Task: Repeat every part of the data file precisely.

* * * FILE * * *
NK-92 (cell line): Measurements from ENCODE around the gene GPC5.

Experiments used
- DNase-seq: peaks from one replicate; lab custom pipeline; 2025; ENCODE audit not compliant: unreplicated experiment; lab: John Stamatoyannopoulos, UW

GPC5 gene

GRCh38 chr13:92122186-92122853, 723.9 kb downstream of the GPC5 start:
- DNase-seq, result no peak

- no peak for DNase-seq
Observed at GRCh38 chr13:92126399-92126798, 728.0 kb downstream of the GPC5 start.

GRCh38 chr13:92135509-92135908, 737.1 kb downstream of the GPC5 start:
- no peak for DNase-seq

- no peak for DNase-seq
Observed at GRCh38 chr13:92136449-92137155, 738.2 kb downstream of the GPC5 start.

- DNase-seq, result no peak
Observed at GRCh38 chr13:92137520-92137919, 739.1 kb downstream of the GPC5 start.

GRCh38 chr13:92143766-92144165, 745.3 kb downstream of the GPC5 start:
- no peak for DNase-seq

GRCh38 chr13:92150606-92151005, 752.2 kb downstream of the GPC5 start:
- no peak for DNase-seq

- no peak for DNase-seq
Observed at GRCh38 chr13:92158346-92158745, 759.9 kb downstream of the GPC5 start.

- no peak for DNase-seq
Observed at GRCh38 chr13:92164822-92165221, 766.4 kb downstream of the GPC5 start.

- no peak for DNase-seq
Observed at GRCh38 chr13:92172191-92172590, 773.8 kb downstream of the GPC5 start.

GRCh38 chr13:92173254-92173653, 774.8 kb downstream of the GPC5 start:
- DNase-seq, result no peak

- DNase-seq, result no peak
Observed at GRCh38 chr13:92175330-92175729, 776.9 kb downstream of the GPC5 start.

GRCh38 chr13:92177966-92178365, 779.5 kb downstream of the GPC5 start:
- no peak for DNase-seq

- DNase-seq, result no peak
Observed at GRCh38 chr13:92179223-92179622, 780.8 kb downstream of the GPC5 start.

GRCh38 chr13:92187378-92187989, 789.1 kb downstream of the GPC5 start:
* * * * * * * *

NK-92 (cell line): Measurements from ENCODE around the gene GPC5.

Experiments used
- DNase-seq: peaks from one replicate; lab custom pipeline; 2025; ENCODE audit not compliant: unreplicated experiment; lab: John Stamatoyannopoulos, UW

GPC5 gene

GRCh38 chr13:92122186-92122853, 723.9 kb downstream of the GPC5 start:
- DNase-seq, result no peak

- no peak for DNase-seq
Observed at GRCh38 chr13:92126399-92126798, 728.0 kb downstream of the GPC5 start.

GRCh38 chr13:92135509-92135908, 737.1 kb downstream of the GPC5 start:
- no peak for DNase-seq

- no peak for DNase-seq
Observed at GRCh38 chr13:92136449-92137155, 738.2 kb downstream of the GPC5 start.

- DNase-seq, result no peak
Observed at GRCh38 chr13:92137520-92137919, 739.1 kb downstream of the GPC5 start.

GRCh38 chr13:92143766-92144165, 745.3 kb downstream of the GPC5 start:
- no peak for DNase-seq

GRCh38 chr13:92150606-92151005, 752.2 kb downstream of the GPC5 start:
- no peak for DNase-seq

- no peak for DNase-seq
Observed at GRCh38 chr13:92158346-92158745, 759.9 kb downstream of the GPC5 start.

- no peak for DNase-seq
Observed at GRCh38 chr13:92164822-92165221, 766.4 kb downstream of the GPC5 start.

- no peak for DNase-seq
Observed at GRCh38 chr13:92172191-92172590, 773.8 kb downstream of the GPC5 start.

GRCh38 chr13:92173254-92173653, 774.8 kb downstream of the GPC5 start:
- DNase-seq, result no peak

- DNase-seq, result no peak
Observed at GRCh38 chr13:92175330-92175729, 776.9 kb downstream of the GPC5 start.

GRCh38 chr13:92177966-92178365, 779.5 kb downstream of the GPC5 start:
- no peak for DNase-seq

- DNase-seq, result no peak
Observed at GRCh38 chr13:92179223-92179622, 780.8 kb downstream of the GPC5 start.

GRCh38 chr13:92187378-92187989, 789.1 kb downstream of the GPC5 start: